Get the latest updates as we post them — right on your browser

. Last Updated: 07/27/2016

Freeing Factories Of Social Burdens

RODNIKI, Central Russia -- It was once a joy for children and courting couples, but the creaking ferris wheel in the formerly grand amusement park of Rodniki, some 300 kilometers northeast of Moscow, is now just one more headache for management of the local textile factory.

Rodniki Tekstil, the main employer in this town of 34,000 in the Ivanovo Region, owns the ferris wheel and the city amusement park. But the park is not a paying proposition.

With their local industry depressed, residents cannot afford to pay the 1,000 rubles (20 cents) it costs for a ride. For Rodniki Tekstil, itself deep in financial crisis, the last thing it can afford to do now is subsidize carnival rides. What it needs is to extricate itself from a vicious circle that has the amusement park -- and Rodniki Tekstil -- grinding to a halt.

The creaking ferris wheel in Rodniki is symptomatic of a much bigger problem for thousands of Russian companies.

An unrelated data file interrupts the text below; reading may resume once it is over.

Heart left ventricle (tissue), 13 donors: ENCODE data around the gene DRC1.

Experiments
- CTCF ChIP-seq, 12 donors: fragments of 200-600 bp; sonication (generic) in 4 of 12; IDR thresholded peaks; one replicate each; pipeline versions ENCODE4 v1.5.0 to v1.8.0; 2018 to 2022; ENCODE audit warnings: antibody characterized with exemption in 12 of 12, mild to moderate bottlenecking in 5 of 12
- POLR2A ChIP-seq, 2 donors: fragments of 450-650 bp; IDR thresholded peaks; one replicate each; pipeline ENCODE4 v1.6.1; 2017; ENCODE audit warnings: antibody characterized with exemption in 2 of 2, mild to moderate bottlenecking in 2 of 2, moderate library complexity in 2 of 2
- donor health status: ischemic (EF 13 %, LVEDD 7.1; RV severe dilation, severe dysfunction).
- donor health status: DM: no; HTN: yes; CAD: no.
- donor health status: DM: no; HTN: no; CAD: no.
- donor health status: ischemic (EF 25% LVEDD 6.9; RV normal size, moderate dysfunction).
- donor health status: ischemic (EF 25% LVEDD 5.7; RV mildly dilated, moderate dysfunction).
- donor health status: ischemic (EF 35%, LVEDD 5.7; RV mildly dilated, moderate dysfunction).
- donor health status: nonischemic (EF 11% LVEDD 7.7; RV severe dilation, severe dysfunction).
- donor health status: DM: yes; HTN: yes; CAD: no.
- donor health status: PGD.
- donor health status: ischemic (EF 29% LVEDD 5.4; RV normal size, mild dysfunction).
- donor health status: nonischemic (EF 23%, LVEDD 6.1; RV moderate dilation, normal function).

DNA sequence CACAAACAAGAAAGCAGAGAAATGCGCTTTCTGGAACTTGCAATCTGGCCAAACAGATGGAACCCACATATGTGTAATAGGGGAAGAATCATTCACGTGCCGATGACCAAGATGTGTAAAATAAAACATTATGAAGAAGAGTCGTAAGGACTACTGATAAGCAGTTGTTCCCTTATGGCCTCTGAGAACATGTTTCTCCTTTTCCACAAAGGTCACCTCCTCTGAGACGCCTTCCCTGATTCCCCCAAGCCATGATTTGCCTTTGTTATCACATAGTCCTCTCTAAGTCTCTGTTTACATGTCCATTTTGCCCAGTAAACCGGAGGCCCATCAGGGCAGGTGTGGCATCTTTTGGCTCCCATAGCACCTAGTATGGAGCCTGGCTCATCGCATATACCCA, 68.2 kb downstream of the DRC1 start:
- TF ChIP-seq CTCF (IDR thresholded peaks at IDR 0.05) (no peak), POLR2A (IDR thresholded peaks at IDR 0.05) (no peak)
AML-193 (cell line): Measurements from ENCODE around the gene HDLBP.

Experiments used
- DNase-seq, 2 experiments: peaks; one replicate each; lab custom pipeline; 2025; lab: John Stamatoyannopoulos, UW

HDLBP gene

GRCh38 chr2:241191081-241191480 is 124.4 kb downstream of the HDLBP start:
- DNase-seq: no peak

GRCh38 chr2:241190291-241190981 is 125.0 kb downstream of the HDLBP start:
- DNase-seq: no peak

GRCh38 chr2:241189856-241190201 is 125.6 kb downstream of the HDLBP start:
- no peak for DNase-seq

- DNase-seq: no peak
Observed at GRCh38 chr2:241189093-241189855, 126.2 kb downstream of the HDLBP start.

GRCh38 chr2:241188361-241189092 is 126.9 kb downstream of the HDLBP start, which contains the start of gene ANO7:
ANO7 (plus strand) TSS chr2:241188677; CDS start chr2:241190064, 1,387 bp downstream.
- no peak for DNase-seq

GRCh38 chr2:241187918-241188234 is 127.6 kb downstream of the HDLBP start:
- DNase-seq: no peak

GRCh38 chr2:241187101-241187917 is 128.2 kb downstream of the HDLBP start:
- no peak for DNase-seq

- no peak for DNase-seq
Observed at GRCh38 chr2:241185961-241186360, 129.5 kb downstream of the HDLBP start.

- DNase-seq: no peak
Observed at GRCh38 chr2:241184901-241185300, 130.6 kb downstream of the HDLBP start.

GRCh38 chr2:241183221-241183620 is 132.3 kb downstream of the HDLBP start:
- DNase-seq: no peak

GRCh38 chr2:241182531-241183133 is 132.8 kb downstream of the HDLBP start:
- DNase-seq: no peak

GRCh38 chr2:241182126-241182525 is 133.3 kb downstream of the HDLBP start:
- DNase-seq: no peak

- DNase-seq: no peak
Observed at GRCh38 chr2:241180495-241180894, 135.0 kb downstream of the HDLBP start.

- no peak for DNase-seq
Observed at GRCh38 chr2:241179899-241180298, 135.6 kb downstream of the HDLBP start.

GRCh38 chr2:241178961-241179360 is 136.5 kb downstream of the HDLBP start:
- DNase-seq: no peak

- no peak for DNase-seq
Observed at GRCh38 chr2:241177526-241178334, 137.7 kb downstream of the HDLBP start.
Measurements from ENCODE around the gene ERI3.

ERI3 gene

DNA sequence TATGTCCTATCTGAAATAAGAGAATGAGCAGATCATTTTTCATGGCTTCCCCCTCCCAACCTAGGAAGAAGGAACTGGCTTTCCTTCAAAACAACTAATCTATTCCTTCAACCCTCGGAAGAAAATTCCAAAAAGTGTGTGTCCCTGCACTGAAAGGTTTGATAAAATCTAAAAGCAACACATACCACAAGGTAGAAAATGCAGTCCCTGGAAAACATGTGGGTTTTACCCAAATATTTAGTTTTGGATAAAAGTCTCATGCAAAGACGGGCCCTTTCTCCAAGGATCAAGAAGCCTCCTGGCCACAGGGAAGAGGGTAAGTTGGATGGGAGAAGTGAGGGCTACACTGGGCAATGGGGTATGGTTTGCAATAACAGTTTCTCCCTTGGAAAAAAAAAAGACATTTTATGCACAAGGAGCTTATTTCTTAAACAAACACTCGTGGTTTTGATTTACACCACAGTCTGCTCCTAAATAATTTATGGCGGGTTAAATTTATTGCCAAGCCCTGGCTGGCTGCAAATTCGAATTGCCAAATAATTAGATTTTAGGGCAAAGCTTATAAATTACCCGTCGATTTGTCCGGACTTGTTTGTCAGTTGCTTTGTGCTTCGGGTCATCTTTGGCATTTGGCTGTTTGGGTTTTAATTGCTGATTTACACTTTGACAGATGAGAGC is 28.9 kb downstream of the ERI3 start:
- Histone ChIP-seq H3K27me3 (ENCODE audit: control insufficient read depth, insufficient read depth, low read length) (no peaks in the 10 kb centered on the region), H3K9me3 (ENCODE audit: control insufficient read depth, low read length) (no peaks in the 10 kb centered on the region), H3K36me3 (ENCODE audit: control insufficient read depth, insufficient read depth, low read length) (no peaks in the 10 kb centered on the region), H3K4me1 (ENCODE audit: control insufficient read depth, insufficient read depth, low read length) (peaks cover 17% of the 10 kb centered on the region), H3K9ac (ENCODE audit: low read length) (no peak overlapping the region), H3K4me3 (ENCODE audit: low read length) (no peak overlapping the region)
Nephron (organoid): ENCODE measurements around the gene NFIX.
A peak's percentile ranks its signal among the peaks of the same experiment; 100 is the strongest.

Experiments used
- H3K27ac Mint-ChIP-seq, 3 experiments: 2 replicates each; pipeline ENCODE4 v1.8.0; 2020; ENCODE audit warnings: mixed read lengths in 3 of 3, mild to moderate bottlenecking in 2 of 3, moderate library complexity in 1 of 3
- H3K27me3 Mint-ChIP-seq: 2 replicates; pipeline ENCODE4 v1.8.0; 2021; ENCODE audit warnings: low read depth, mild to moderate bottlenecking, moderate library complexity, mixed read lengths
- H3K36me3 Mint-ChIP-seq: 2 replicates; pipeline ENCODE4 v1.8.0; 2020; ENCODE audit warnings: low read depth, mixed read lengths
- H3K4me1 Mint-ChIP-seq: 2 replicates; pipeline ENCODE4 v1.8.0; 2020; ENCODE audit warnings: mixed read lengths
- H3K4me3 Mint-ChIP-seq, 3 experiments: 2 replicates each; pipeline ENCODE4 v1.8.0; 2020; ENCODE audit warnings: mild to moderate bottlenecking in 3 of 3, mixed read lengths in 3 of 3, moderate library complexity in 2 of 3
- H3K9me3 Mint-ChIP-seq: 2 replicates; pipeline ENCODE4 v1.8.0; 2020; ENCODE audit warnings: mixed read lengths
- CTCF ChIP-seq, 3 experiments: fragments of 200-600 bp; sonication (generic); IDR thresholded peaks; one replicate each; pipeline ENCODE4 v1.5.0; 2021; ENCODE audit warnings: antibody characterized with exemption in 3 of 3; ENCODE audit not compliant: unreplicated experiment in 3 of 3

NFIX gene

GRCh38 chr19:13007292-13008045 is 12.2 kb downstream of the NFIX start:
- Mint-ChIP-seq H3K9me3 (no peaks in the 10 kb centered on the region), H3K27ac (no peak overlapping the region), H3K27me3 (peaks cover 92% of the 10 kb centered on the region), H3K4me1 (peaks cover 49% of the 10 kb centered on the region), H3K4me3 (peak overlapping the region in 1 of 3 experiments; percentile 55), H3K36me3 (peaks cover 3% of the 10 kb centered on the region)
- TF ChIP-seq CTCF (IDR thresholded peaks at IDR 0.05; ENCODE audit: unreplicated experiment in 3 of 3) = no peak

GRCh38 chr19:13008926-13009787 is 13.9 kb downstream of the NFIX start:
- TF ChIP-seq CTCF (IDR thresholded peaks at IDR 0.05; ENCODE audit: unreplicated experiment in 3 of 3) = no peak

In company towns throughout Russia, social services that were once funded and administered by the town industry are struggling to survive in a post-Soviet economic landscape. Factories are loath to continue supporting the services, which hang like millstones around the necks of industries striving for fiscal health. And city administrations are reluctant to take over the projects, as they themselves are struggling to make ends meet in the face of failure by the local industry, the cities' main tax base.

Rodniki Tekstil -- which at its peak employed more than 11,000 people, only half of which now remain -- has an array of social services on its balance sheet that would, in the West, be owned and funded by the city. The list includes most of the housing in Rodniki, 11 kindergartens, a hospital, several health clinics, libraries, a house of culture, a pioneer camp, a botanic garden, public baths -- and the amusement park. These create a drag on a company, scaring away investors who see that the company will be never be profitable.

"As long as we are being bogged down by housing, kindergartens and other social programs it cannot be profitable for outside investors to deal with us," said Tatyana Zakatnova, the company's deputy director for commercial affairs.

Negotiations with potential European partners from Britain and Sweden have been broken off, she said, because "the numbers on our balance sheet don't add up."

"The social programs are a huge burden for the enterprise," Zakatnova said.

Rodniki Tekstil is in the same deep financial crisis as much of Russia's textile industry. Today 90 percent of productive capacity at the plant is idle, and it can no longer pay for a whole network of non-municipal services that it owns and runs.